• They recognized the need for a clinical scale that measured the depth and duration of impaired consciousness
      • Objective description of impaired consciousnessNeeded to be easy to assessRepeatable by doctors and nurses with good interrater reliabilityMonitors patient clinical changes over timeHelps with communication of patient statusUses 3 different aspects of behavior, independent of each other
      Initially intended for use in all forms of decreased consciousness [Teasdale 1974]
    • But was initially validated in severe head injury [Jennett 1976, Jain 2022]
  • Widespread use in 1980’s after the Advanced Trauma and Life Support (ATLS) course recommended it be used during assessment of all trauma patients [Jain 2022]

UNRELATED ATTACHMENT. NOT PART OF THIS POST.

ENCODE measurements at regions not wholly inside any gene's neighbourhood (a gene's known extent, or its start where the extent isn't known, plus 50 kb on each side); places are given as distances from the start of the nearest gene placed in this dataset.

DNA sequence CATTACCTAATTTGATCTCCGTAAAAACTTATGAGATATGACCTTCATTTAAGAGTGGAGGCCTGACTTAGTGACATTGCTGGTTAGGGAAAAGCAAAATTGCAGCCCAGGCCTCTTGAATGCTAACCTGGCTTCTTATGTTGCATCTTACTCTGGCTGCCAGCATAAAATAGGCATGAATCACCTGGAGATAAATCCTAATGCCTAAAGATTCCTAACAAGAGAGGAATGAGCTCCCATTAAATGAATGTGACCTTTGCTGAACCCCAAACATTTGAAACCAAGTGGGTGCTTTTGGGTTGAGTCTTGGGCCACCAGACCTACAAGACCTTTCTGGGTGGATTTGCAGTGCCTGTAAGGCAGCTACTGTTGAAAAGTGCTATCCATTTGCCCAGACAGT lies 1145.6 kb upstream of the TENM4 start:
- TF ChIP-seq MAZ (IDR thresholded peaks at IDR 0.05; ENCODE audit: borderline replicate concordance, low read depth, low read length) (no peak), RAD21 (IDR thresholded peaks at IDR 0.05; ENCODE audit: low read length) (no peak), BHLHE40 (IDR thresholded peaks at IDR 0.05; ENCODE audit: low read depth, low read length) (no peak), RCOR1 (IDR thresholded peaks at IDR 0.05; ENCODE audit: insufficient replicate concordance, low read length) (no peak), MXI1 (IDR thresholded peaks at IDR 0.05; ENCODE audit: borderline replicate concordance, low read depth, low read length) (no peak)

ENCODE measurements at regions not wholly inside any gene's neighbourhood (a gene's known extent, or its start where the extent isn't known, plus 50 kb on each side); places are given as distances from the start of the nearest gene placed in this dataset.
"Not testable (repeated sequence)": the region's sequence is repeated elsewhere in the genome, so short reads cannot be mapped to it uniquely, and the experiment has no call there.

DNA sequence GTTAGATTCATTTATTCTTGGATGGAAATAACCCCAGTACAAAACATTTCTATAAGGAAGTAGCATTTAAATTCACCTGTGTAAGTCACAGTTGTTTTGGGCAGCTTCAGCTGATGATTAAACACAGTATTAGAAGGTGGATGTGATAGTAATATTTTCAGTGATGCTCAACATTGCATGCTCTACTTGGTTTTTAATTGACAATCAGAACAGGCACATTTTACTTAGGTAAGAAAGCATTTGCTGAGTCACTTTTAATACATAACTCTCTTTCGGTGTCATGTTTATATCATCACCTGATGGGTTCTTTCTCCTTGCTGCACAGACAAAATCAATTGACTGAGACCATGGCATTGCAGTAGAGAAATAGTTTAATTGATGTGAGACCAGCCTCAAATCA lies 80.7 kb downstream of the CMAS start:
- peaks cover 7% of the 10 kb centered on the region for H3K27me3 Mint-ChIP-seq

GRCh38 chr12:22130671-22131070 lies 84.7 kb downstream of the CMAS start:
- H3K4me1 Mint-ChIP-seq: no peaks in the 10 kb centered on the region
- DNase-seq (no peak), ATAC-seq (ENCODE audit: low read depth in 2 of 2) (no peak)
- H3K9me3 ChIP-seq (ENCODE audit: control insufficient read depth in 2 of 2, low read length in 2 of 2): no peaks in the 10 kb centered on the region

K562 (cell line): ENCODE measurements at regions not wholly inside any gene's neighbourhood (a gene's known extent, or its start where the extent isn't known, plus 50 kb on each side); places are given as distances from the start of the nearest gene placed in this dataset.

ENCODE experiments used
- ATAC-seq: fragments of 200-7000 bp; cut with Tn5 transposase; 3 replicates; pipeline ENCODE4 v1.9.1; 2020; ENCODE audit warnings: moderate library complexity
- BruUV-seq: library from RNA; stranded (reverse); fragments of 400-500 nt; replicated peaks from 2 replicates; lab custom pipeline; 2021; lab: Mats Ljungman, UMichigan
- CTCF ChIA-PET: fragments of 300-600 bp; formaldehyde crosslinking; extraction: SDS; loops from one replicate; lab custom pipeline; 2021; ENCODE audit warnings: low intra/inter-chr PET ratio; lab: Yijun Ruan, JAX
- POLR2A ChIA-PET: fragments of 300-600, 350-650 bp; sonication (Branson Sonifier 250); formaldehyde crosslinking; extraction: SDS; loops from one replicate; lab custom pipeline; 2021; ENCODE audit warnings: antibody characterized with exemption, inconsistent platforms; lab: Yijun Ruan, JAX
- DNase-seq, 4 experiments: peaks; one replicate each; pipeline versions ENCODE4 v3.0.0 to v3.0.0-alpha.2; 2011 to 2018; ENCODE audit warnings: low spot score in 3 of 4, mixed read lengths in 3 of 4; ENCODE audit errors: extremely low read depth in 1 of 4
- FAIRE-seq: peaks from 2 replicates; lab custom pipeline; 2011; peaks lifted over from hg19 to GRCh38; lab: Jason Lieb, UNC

• In 1988, the World Federation of Neurosurgical Societies adopted the scale for patients with subarachnoid hemorrhage. [Jain 2022]
  • Now used for critically ill trauma and medical patients in >75 countries. [Jain 2022]

Glasgow Coma Scale in Children – How do you perform it correctly?

  • Motor
    • Fingernail bed pressure with a pencil first
    • If flexion outcome, then apply painful stimulus to neck or head (trapezius or supraorbital notch) to look for localization
    • Spinal reflex can result in a falsely elevated score if lower extremity pain induced
  • Verbal
    • Orientated- Able to answer all questions.
    • Confused- Can hold a conversation but some answers indicate confusion.
    • Inappropriate speech- No conversation. May have shouts or exclamations.
    • Incomprehensible speech- Moans and groans.
  • Eye
    • Spontaneous eye opening indicates awakeness but not always awareness